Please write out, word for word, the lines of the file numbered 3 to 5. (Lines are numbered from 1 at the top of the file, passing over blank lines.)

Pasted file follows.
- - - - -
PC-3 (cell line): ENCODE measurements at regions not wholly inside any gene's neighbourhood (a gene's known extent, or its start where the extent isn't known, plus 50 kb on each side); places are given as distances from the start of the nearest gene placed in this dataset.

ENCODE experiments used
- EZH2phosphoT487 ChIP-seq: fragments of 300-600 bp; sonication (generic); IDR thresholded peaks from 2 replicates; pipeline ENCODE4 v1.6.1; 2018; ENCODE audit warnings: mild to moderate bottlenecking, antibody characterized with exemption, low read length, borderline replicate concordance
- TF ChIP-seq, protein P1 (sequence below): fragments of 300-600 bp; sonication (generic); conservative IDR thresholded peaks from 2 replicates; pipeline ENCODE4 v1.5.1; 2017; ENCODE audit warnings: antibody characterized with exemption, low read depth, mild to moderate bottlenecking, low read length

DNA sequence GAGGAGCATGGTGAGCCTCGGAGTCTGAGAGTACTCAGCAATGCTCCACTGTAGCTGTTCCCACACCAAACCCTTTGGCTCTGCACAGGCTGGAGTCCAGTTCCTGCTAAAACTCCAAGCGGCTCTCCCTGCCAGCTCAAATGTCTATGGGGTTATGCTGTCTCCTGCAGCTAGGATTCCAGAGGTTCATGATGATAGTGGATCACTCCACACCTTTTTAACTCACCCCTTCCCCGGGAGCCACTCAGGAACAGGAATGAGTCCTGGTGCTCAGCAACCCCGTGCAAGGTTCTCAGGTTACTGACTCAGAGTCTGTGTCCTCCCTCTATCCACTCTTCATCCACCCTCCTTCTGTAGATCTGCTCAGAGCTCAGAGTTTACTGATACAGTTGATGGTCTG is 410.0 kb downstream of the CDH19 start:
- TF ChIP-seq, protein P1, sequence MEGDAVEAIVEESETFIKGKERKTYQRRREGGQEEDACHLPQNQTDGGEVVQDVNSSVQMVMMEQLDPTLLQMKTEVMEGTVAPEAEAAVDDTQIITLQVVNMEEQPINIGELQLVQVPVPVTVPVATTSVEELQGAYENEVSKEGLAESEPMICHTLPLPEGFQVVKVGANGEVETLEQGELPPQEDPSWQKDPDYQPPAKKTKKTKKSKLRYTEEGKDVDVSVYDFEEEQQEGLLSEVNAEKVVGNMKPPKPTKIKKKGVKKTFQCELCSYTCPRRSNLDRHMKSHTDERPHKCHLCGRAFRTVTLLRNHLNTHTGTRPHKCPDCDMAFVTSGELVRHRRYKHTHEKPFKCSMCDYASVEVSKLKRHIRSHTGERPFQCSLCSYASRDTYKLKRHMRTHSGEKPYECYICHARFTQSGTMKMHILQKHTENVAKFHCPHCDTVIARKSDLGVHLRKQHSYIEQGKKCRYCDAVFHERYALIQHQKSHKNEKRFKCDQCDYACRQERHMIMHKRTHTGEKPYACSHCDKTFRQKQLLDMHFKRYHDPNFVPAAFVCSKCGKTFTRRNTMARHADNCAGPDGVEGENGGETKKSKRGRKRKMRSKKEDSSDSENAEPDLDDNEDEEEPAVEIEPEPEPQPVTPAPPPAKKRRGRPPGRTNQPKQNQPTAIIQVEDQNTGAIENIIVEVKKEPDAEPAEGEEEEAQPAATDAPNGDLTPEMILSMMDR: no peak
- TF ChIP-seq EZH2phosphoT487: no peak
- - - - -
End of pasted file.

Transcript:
- EZH2phosphoT487 ChIP-seq: fragments of 300-600 bp; sonication (generic); IDR thresholded peaks from 2 replicates; pipeline ENCODE4 v1.6.1; 2018; ENCODE audit warnings: mild to moderate bottlenecking, antibody characterized with exemption, low read length, borderline replicate concordance
- TF ChIP-seq, protein P1 (sequence below): fragments of 300-600 bp; sonication (generic); conservative IDR thresholded peaks from 2 replicates; pipeline ENCODE4 v1.5.1; 2017; ENCODE audit warnings: antibody characterized with exemption, low read depth, mild to moderate bottlenecking, low read length

DNA sequence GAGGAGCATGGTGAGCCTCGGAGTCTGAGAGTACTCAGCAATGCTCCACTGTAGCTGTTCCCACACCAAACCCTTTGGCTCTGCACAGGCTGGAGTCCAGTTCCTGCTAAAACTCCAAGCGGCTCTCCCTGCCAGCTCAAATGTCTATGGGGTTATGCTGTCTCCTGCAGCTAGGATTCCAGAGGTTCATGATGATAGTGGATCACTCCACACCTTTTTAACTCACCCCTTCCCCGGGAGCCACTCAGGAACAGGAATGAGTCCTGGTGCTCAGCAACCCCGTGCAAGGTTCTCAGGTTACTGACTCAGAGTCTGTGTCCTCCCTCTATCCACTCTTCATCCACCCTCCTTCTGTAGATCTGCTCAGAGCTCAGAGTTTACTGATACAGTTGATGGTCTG is 410.0 kb downstream of the CDH19 start: